K8 Hardy Reena Spaulings Fine Art / Los Angeles

November 1, 2016

Only six days before Donald Trump was revealed to have extolled the merits of grabbing women “by the pussy” as a right of all famous men, the opening of K8 Hardy’s show at Reena Spaulings Fine Art seemed oddly prescient.

Yet Hardy’s quick-witted work has often foreseen and reacted to the strains and pressures exerted by the gaze upon the female body. Take, for instance, the twenty-eight mannequins and accompanying video selected for her current show titled “Docudrama.”

As the debut exhibition of the joint Reena Spaulings and House of Gaga space, Hardy’s show is certainly full-bodied, comprising a curious and colorful collection of figurines dressed in variations on styles derived from her Untitled Runway Show, part of the 2012 Whitney Biennial. Distinguishing this current body of work, however, is the mode of display. Painted fiberglass mannequins sourced largely from Los Angeles’s fashion district are dressed in an amalgamation of textiles taken from thrift stores and reworked into a series of eccentric and densely referential “looks” set in an indeterminate flux between fashion, satire and social commentary.

In these works, Hardy seems to resist the figurative impulse of sculpture and instead regards her mannequins as more akin to pedestals. Figures with arms outstretched or held akimbo, grabbing their heels or even making a pole dancer’s descent, are dressed in patchwork selections of chiffon, silk, nylon and jersey cotton — fabrics that Hardy uses to evoke notions of gender, sexuality and eroticism that she then proceeds to dismantle accordingly, look by look. Of the twenty-eight figures in the show, Look Reena K8 (2016), Hardy’s self-portrait, stands apart from the rest. It abuts a looping projection of Express Looks (Outfitumentary) (2016), a truncated version of the video chronicle depicting the outfits Hardy has worn throughout her first eleven years living in New York.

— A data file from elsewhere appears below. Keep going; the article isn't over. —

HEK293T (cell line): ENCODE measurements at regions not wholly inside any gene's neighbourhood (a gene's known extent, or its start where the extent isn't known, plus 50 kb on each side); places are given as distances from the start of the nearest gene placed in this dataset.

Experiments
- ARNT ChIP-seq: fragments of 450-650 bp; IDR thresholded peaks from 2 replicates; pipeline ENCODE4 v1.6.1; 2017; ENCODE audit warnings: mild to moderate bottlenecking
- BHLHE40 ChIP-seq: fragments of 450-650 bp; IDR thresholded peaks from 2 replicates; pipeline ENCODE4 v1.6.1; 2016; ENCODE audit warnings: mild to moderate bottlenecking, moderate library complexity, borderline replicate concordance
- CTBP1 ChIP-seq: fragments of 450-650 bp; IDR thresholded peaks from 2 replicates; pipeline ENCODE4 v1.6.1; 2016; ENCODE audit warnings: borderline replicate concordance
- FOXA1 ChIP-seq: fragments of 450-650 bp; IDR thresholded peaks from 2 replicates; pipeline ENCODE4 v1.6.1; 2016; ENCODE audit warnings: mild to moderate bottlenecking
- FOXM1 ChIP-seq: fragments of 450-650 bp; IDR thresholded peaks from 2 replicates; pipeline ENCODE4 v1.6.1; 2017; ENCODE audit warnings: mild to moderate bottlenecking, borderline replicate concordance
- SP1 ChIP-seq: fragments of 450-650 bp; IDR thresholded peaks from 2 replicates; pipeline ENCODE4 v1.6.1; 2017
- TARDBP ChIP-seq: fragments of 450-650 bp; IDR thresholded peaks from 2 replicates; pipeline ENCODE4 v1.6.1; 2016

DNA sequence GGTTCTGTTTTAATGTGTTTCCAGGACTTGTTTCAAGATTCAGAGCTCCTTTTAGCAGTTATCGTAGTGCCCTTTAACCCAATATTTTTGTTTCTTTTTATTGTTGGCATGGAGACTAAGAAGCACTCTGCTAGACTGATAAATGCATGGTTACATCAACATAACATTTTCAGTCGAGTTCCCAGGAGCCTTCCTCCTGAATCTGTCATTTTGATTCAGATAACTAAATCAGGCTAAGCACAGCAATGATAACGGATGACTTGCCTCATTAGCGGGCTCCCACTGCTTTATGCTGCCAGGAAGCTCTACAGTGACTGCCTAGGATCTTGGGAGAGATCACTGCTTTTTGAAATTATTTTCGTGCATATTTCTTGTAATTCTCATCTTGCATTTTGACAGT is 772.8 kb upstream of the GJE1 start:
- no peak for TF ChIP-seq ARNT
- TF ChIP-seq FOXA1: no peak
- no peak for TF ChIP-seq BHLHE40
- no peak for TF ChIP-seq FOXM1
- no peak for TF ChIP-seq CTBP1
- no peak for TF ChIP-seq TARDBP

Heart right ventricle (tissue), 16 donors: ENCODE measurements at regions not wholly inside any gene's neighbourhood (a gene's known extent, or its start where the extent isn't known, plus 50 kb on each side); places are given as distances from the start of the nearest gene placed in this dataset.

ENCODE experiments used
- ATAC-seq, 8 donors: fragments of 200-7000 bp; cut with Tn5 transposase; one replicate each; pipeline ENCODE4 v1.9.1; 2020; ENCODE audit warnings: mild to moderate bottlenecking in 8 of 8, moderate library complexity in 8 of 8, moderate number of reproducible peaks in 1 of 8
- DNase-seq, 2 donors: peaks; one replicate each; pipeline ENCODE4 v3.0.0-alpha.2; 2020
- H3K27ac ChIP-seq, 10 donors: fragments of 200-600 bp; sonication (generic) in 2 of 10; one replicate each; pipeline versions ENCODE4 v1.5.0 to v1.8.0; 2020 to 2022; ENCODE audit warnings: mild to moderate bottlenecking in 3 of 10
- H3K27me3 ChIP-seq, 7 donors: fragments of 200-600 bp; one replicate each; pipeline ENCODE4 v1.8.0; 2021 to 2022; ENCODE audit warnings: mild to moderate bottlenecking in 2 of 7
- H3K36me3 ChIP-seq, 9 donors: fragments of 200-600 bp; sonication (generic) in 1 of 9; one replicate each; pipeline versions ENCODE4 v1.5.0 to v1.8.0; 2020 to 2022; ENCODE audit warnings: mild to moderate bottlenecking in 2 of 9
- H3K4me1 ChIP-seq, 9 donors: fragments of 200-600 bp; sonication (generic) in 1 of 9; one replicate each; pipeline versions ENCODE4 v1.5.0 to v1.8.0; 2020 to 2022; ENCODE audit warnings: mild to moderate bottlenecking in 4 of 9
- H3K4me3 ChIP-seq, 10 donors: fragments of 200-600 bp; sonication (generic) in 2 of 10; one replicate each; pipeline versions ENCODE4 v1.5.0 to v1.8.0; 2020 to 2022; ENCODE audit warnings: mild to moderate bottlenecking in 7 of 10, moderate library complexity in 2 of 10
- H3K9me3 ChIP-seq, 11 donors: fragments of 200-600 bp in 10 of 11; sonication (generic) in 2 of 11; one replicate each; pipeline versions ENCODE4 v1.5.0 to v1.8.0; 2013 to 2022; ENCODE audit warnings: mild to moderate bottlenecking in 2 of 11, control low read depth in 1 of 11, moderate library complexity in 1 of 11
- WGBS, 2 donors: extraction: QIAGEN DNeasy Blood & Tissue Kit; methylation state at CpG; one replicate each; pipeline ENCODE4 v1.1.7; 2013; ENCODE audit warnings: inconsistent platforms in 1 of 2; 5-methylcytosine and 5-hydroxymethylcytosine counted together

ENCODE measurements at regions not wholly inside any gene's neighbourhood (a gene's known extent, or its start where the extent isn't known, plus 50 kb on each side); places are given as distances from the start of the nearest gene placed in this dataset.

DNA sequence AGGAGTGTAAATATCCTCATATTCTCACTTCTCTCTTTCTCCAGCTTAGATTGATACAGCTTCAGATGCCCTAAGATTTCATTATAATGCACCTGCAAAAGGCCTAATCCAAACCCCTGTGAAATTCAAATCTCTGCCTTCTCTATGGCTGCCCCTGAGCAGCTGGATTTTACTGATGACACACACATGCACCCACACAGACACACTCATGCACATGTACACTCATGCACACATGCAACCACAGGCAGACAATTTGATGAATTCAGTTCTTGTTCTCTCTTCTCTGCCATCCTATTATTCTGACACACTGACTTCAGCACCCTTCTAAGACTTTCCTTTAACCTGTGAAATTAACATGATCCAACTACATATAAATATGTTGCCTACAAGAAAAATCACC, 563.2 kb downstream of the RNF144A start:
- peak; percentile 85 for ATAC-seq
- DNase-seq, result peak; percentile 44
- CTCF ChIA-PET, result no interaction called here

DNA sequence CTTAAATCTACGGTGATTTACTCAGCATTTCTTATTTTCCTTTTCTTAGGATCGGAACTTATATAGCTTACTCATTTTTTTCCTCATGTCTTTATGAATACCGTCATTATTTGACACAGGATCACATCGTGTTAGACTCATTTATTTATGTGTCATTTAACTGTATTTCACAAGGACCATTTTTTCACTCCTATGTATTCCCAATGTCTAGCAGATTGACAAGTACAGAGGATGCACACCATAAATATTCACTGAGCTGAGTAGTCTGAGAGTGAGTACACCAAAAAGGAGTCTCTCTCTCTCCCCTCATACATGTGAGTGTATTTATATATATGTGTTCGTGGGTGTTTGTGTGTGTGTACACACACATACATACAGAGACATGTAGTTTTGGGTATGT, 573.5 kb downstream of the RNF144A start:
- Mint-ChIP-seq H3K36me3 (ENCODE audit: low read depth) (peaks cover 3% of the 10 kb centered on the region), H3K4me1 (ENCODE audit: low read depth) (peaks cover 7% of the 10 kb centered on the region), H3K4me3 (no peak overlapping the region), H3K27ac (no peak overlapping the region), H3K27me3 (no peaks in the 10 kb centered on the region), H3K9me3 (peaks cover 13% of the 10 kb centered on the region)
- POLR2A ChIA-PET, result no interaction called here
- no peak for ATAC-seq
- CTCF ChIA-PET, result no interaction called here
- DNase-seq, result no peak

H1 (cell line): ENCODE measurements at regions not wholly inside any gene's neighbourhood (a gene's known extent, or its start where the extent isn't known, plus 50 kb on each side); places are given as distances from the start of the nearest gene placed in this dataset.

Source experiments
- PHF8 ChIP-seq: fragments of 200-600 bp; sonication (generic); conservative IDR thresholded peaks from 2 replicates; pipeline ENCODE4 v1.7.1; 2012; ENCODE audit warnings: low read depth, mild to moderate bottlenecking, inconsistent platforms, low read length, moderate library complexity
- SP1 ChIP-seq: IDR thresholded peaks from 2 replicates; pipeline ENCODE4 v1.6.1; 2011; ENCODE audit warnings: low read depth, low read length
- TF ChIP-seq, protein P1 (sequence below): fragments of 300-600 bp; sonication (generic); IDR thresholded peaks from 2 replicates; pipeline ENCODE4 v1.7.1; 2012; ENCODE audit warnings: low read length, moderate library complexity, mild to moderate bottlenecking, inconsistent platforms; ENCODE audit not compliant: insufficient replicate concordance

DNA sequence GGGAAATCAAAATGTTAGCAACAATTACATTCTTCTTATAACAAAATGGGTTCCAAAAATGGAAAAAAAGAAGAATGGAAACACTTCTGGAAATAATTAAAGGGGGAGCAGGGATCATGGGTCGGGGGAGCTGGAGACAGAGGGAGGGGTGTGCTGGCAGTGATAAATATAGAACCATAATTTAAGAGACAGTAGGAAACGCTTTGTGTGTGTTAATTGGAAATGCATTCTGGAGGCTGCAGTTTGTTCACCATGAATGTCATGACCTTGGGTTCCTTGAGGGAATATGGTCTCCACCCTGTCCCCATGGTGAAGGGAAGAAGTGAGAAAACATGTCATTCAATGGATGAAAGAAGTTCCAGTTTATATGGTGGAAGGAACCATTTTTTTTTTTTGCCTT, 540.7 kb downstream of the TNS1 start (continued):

The self-portraiture in Express Looks certainly works as a template to relate Hardy’s outfits to those worn by her figurines in the show. Yet in a time of Snapchat and the selfie, Hardy uses her mannequins primarily as a return to self-authorship and to address rites of gender and sexual identification. Her figurines vogue, preen and altercate. “Some are expressing slut power,” Hardy writes in her accompanying exhibition text. One of them, quite simply, soars through the ceiling.

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